• Judy

      Gillian, I think you should be congratulating yourself for following your inclination to work on your project – what a fabulous day you had! You were purposeful and engaged, and it doesn’t get much better than that. Sometimes we have to put aside rules and schedules and lists and just be fully present doing what we are passionate about.

      • Gillian

        Thank you, Judy. You are exactly right and I am trying to reset my mindset in that direction.

  • Mimi Gregor

    *Nods* This is precisely how I made exercise a habit. I wrote on my calendar, three days each week, “strength training”. Once it’s there, I MUST cross it off. But I must cross it off by doing it. I managed to find out by trial and error that the most convenient time of the day was NOT morning, as it seems to be for most people, but mid-afternoon. So three days a week, I go out on my porch and work out on my weight machine. It is such a deeply engrained habit now that I no longer have to write it on my calendar. AND I have added yoga at that time on the days that I am not lifting weights. Exercise at that time of day has become a habit.

    As a side note, I exercise on my own at home rather than at a gym. I find that I am more likely to exercise when it is conveniently located, and what is more convenient than at home? If I had to get in the car and drive somewhere to do it, I would blow it off.

  • Penelope Schmitt

    I am loving the gradual build up of habits around morning and before bed routines. I have really had a lot of success in doing things that I want to make into daily habits by adding them first thing in the morning (Morning Prayer, writing in a one-sentence journal, making the bed, making a proper breakfast, going for a walk, actually paying attention to my skin with moisturizer or makeup) and in the evening (meds, tooth-flossing, putting dirty clothes in the laundry basket, Evening Prayer, a little reading and lights out). But in the middle of the day, it all seems to be a hodge podge.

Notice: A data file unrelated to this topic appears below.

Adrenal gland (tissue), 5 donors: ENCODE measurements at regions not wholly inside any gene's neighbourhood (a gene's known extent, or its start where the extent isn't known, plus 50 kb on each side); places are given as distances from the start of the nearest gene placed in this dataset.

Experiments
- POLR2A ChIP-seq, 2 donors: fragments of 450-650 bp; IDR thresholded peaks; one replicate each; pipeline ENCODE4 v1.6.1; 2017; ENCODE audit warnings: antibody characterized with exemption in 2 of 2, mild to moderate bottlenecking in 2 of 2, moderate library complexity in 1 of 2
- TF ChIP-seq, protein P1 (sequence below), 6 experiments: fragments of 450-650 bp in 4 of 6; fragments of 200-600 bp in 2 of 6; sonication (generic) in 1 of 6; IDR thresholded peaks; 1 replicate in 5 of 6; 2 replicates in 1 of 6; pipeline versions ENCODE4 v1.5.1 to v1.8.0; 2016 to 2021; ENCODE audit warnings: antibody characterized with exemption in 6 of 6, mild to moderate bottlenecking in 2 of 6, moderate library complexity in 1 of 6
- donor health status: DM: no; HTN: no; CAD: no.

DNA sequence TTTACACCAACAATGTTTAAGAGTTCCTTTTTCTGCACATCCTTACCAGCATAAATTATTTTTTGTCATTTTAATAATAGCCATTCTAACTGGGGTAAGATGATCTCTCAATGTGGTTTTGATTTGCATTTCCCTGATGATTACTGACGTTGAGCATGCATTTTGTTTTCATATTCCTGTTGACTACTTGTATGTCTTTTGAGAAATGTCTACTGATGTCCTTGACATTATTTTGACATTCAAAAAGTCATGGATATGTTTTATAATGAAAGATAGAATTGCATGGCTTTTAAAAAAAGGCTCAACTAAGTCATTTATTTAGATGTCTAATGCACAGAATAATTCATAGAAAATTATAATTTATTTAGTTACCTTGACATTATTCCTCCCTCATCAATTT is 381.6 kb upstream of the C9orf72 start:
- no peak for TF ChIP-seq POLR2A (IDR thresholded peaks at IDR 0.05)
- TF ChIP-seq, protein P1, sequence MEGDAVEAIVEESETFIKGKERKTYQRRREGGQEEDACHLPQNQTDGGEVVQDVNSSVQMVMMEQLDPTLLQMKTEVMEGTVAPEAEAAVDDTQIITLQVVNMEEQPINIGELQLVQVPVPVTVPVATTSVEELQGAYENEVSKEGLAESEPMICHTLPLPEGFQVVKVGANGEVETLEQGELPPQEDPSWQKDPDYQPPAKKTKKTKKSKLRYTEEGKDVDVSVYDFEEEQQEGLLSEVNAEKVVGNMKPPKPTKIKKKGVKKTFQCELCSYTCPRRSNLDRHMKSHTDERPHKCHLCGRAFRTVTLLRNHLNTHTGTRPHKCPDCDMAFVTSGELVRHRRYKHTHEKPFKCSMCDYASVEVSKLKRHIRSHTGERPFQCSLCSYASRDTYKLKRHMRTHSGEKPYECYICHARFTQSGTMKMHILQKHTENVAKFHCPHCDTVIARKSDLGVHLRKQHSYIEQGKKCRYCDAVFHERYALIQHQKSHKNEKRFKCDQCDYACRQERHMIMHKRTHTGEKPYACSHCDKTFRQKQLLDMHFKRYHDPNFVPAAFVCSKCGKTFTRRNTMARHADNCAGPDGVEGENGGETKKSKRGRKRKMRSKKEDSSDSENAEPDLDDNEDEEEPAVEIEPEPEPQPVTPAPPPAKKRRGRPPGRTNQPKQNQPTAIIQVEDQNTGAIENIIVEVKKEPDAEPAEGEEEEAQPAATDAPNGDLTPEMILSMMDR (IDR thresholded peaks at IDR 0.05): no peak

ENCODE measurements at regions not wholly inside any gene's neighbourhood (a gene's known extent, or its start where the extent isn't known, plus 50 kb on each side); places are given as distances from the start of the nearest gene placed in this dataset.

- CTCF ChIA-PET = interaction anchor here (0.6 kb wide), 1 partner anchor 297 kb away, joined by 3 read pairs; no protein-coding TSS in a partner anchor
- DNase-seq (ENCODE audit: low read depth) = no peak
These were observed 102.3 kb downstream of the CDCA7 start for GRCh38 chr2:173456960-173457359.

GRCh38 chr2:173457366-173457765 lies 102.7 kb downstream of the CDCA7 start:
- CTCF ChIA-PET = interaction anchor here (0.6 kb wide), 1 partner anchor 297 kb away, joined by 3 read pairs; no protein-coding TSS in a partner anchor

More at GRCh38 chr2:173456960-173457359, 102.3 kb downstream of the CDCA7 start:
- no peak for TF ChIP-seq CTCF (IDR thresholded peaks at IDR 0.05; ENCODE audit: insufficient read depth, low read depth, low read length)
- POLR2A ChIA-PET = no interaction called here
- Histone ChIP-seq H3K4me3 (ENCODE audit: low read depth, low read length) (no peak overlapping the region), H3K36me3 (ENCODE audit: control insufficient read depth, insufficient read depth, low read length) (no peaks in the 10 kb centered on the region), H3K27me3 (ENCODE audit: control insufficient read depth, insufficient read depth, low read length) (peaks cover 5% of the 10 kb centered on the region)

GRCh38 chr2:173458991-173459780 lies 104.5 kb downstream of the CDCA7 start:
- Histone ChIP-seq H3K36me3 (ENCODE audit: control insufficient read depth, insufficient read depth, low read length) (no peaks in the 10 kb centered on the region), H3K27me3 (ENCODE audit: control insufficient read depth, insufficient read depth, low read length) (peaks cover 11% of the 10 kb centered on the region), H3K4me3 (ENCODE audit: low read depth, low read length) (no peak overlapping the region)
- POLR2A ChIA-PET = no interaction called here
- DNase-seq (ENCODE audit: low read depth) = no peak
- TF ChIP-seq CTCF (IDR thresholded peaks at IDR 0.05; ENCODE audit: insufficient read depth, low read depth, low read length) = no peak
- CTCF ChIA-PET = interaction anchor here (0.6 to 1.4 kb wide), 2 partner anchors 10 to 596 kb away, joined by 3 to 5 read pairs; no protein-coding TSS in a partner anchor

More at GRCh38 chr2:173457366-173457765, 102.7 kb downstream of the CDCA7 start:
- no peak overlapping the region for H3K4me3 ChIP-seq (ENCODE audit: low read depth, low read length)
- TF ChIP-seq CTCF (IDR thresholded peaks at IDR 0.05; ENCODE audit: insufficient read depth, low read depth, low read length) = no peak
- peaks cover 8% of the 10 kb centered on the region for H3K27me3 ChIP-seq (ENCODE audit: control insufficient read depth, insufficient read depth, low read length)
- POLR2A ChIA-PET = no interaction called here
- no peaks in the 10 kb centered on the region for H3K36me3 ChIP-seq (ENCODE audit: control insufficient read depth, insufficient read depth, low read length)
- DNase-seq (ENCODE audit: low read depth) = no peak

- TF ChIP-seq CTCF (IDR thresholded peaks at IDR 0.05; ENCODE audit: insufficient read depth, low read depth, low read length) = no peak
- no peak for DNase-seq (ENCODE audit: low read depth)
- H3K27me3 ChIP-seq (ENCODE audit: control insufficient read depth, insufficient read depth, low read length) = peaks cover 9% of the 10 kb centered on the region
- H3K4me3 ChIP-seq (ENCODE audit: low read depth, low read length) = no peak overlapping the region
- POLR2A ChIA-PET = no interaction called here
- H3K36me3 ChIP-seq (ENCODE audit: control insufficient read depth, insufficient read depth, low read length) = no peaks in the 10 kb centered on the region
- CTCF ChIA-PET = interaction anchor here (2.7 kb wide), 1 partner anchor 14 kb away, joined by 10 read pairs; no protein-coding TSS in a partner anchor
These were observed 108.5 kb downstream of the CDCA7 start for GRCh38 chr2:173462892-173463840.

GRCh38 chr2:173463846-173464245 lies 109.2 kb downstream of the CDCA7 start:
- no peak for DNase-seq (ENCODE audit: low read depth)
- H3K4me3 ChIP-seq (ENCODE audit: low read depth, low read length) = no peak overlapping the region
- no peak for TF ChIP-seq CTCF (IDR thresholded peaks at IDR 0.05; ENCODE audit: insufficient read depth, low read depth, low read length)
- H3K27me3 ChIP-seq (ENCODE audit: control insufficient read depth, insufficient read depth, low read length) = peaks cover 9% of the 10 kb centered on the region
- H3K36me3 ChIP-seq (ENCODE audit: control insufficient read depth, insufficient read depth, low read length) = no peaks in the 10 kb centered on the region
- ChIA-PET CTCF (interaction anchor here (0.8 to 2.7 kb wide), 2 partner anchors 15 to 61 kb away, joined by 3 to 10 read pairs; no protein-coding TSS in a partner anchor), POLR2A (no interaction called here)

I have attached listening to music I like to my sewing time, and I try to fit an hour in somewhere. But honestly, I have not been able to ‘schedule’ a workday for my retired self. Something to think about for sure! I could schedule sewing time, or schedule paperwork time (there always seems to be some wanting) or schedule time on the computer, or work towards or away from mealtimes . . . well, we will see.

    • Gillian

      Penelope, the lovely part about being retired is that we don’t have a schedule; we have interests and activities. I am starting to think that perhaps the best approach is to each evening look at tomorrow’s calendar – mark the things that must be done – only appointments and time-sensitive commitments – then create a list of possible activities for the rest of the day. In the morning, look at that list and choose the one or two items that we most FEEL like doing and do them joyfully. Do not get caught in the trap of false “musts” – most chores can wait a day or two or three. In my case, yesterday I allowed myself to stress over the gardening while I worked on a community project. I should have just gone with the flow and enjoyed the work – I think Judy’s response to my comment below is exactly right. Today I will enjoy my gardening, knowing that my project was completed yesterday. I certainly don’t believe that retirement is a time for loafing around idly. We need engaging, useful and enjoyable activities but we do not need rigid schedules – they are counter-productive and defeat the purpose of retirement.

      • Penelope Schmitt